39th ST. LOFT
As parents of two small children, the owners of this 1900-square-foot loft in Hell's Kitchen were keenly receptive to a design approach that allows for spatial flexibility and adaptation. Key to the implementation of this concept are two champagne-tinted sliding resin panels running the length of the apartment. By changing the location of these panels, the space can be altered in a variety of ways that respond to the family's changing needs for access and privacy. For example, the living room can be screened from the entry area, the kitchen and dining area can be separate or contiguous, and the home office can be hidden or revealed. In addition, movable partitions between the children's rooms, when folded against the wall, create a single large play area.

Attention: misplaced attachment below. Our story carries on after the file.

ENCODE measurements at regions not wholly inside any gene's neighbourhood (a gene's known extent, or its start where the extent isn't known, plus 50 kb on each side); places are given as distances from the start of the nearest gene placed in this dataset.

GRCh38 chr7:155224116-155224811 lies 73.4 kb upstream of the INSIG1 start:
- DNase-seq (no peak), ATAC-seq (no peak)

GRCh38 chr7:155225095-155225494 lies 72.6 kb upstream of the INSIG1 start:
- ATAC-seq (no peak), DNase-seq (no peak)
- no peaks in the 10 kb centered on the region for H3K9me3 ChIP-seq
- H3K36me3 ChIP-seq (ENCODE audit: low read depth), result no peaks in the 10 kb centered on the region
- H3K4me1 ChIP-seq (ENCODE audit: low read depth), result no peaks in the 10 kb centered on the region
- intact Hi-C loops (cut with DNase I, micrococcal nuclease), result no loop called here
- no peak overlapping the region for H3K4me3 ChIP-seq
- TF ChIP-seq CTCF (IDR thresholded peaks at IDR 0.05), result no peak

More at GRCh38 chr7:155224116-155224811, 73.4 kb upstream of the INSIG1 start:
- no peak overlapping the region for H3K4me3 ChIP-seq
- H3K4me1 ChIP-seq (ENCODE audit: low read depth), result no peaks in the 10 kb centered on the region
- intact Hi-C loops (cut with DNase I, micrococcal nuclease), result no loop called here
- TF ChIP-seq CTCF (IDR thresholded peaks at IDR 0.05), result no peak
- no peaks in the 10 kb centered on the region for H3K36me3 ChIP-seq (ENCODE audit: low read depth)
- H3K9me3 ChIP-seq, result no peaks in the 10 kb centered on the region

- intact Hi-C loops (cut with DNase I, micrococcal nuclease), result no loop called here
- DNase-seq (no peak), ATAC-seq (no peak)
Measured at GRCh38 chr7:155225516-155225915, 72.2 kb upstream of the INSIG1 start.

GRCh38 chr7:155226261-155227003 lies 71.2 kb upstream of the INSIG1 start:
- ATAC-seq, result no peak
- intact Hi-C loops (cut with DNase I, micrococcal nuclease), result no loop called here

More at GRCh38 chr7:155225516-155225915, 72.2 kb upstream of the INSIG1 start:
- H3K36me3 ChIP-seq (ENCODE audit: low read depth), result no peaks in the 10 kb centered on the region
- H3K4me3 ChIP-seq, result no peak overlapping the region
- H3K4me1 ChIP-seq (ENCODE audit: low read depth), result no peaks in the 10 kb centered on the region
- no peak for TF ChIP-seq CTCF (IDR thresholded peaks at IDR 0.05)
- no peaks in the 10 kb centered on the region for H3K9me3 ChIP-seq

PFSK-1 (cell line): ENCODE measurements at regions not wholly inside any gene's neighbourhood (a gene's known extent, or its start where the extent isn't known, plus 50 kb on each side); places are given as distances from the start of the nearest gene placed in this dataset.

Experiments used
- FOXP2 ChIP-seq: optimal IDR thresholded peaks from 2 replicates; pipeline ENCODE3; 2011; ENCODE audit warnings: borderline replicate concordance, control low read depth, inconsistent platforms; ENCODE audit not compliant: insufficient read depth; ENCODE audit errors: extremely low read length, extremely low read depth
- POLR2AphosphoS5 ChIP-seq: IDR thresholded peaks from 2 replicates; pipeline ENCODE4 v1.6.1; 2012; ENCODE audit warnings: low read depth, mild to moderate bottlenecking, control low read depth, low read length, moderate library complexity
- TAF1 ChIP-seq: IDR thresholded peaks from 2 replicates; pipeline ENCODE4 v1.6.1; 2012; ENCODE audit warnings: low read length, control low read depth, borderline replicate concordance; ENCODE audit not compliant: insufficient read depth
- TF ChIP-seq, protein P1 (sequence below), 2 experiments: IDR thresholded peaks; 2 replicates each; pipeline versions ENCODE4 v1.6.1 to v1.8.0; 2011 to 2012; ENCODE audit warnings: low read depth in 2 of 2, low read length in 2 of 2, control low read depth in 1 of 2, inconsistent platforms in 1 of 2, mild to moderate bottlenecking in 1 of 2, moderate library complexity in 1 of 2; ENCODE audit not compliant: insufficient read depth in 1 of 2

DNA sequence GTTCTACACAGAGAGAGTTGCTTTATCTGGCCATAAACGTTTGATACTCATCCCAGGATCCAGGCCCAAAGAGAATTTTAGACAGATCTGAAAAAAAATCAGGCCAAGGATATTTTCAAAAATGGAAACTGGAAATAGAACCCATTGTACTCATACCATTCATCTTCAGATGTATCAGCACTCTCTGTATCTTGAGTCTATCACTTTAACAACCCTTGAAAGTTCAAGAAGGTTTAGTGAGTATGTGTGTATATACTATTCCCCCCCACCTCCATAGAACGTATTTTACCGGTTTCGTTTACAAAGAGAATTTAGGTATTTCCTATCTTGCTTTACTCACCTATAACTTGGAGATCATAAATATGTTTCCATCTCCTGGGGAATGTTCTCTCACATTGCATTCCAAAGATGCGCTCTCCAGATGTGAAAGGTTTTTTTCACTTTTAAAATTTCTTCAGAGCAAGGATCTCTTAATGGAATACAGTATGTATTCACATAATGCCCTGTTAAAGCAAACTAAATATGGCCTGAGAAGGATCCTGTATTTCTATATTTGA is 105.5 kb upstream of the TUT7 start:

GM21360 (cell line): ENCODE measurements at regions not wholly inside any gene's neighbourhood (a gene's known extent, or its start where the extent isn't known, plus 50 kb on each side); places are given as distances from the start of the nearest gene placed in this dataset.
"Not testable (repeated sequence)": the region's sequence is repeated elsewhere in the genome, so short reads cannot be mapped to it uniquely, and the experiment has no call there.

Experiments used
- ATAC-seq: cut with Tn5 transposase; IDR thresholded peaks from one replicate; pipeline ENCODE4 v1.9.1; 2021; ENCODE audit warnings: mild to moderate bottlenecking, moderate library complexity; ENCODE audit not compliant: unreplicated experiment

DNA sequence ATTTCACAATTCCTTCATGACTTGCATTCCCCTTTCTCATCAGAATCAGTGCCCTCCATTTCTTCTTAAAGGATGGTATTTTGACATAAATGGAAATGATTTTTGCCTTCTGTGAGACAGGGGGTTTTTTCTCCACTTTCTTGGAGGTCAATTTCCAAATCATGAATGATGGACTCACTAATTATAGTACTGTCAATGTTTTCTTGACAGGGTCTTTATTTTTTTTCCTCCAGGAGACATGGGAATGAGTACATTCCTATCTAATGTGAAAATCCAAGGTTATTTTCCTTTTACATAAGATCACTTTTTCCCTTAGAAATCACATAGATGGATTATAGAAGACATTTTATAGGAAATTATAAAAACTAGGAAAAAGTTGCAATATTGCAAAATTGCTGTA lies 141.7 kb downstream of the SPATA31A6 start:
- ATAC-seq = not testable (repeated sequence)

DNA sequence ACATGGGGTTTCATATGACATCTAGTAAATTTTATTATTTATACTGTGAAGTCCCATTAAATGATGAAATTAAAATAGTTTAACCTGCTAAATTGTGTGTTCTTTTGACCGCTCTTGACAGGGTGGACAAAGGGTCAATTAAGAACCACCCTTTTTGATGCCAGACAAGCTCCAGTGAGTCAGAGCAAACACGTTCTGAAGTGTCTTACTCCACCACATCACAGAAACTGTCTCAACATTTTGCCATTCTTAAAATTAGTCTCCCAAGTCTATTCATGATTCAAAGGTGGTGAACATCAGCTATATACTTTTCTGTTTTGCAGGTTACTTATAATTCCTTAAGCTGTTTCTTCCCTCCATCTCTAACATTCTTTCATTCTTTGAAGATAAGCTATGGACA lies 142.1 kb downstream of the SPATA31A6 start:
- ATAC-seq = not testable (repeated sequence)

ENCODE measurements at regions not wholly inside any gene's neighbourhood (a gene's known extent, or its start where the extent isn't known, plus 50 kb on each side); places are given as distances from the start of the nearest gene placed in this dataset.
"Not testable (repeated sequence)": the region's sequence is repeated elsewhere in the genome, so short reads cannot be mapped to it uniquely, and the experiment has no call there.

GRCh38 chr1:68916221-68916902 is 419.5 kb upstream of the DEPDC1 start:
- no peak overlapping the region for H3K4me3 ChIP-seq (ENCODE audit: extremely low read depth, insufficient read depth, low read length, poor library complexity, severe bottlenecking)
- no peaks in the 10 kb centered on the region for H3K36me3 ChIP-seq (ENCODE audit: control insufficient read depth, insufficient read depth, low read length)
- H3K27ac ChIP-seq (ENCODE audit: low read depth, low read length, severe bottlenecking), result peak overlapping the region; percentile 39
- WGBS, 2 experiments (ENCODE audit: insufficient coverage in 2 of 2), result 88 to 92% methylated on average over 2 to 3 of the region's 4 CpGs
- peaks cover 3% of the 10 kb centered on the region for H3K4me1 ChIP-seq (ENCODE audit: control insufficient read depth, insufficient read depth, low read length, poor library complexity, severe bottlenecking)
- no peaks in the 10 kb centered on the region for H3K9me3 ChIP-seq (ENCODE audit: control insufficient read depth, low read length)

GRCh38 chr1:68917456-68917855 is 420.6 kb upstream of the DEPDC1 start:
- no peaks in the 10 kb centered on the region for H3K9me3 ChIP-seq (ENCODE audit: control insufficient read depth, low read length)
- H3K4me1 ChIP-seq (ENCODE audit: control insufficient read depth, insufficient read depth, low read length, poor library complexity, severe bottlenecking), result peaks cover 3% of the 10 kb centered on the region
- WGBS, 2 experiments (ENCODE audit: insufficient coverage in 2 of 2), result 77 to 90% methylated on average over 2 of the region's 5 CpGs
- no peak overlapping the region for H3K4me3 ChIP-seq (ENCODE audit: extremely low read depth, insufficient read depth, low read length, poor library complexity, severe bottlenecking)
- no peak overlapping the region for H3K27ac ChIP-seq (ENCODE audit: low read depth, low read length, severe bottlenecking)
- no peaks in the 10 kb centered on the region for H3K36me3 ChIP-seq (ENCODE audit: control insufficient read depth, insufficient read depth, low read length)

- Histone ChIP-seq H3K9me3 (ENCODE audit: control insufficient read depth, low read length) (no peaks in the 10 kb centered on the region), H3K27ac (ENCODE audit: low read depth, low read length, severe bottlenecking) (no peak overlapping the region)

A grid of two foot by four foot porcelain floor tiles and a consistent perimeter treatment establish spatial continuity and a clear visual datum. Vertically proportioned windows, finely fluted cabinetry, the pronounced grain of zebra wood panels and textured glass in the bedroom doors reinforce a subtle striation that permeates throughout. A palette of warm tones, delicate textures and wood accents counterbalances the industrial character of the exposed concrete beams and softens the spatial geometry.

Photos by Amy Barkow.